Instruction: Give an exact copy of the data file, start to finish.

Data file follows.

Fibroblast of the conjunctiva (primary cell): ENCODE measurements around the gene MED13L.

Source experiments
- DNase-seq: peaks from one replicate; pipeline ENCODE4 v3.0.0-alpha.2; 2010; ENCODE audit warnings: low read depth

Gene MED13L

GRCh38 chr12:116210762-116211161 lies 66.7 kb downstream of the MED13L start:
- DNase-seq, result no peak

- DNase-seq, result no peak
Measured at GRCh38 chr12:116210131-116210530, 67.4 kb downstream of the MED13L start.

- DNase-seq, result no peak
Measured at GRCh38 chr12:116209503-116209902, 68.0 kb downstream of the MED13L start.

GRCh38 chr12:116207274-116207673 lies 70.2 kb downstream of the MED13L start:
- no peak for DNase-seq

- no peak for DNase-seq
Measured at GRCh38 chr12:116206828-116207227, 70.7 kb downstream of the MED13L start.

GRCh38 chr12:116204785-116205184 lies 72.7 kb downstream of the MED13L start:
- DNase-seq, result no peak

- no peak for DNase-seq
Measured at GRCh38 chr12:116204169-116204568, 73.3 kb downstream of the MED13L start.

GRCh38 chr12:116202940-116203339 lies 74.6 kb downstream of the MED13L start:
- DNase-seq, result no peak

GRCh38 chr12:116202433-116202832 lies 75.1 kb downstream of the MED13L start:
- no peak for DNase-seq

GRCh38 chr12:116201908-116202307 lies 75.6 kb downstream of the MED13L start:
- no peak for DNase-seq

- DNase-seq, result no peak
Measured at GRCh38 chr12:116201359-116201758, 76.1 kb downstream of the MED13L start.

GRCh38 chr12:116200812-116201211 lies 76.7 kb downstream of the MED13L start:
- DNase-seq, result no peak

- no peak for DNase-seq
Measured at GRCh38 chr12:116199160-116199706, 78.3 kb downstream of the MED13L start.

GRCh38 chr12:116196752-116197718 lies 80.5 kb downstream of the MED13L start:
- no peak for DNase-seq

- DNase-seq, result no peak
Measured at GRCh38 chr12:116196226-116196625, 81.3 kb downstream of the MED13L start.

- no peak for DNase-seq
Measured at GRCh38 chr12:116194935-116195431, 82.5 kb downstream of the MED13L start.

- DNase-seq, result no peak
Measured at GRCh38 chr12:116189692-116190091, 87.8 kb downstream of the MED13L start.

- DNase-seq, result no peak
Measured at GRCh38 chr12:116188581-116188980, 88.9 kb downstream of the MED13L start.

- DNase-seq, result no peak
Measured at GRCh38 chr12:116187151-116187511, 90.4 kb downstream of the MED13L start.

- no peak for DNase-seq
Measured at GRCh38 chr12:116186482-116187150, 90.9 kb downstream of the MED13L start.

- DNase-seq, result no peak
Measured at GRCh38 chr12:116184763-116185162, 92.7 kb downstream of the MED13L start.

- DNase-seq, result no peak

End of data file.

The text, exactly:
Fibroblast of the conjunctiva (primary cell): ENCODE measurements around the gene MED13L.

Source experiments
- DNase-seq: peaks from one replicate; pipeline ENCODE4 v3.0.0-alpha.2; 2010; ENCODE audit warnings: low read depth

Gene MED13L

GRCh38 chr12:116210762-116211161 lies 66.7 kb downstream of the MED13L start:
- DNase-seq, result no peak

- DNase-seq, result no peak
Measured at GRCh38 chr12:116210131-116210530, 67.4 kb downstream of the MED13L start.

- DNase-seq, result no peak
Measured at GRCh38 chr12:116209503-116209902, 68.0 kb downstream of the MED13L start.

GRCh38 chr12:116207274-116207673 lies 70.2 kb downstream of the MED13L start:
- no peak for DNase-seq

- no peak for DNase-seq
Measured at GRCh38 chr12:116206828-116207227, 70.7 kb downstream of the MED13L start.

GRCh38 chr12:116204785-116205184 lies 72.7 kb downstream of the MED13L start:
- DNase-seq, result no peak

- no peak for DNase-seq
Measured at GRCh38 chr12:116204169-116204568, 73.3 kb downstream of the MED13L start.

GRCh38 chr12:116202940-116203339 lies 74.6 kb downstream of the MED13L start:
- DNase-seq, result no peak

GRCh38 chr12:116202433-116202832 lies 75.1 kb downstream of the MED13L start:
- no peak for DNase-seq

GRCh38 chr12:116201908-116202307 lies 75.6 kb downstream of the MED13L start:
- no peak for DNase-seq

- DNase-seq, result no peak
Measured at GRCh38 chr12:116201359-116201758, 76.1 kb downstream of the MED13L start.

GRCh38 chr12:116200812-116201211 lies 76.7 kb downstream of the MED13L start:
- DNase-seq, result no peak

- no peak for DNase-seq
Measured at GRCh38 chr12:116199160-116199706, 78.3 kb downstream of the MED13L start.

GRCh38 chr12:116196752-116197718 lies 80.5 kb downstream of the MED13L start:
- no peak for DNase-seq

- DNase-seq, result no peak
Measured at GRCh38 chr12:116196226-116196625, 81.3 kb downstream of the MED13L start.

- no peak for DNase-seq
Measured at GRCh38 chr12:116194935-116195431, 82.5 kb downstream of the MED13L start.

- DNase-seq, result no peak
Measured at GRCh38 chr12:116189692-116190091, 87.8 kb downstream of the MED13L start.

- DNase-seq, result no peak
Measured at GRCh38 chr12:116188581-116188980, 88.9 kb downstream of the MED13L start.

- DNase-seq, result no peak
Measured at GRCh38 chr12:116187151-116187511, 90.4 kb downstream of the MED13L start.

- no peak for DNase-seq
Measured at GRCh38 chr12:116186482-116187150, 90.9 kb downstream of the MED13L start.

- DNase-seq, result no peak
Measured at GRCh38 chr12:116184763-116185162, 92.7 kb downstream of the MED13L start.

- DNase-seq, result no peak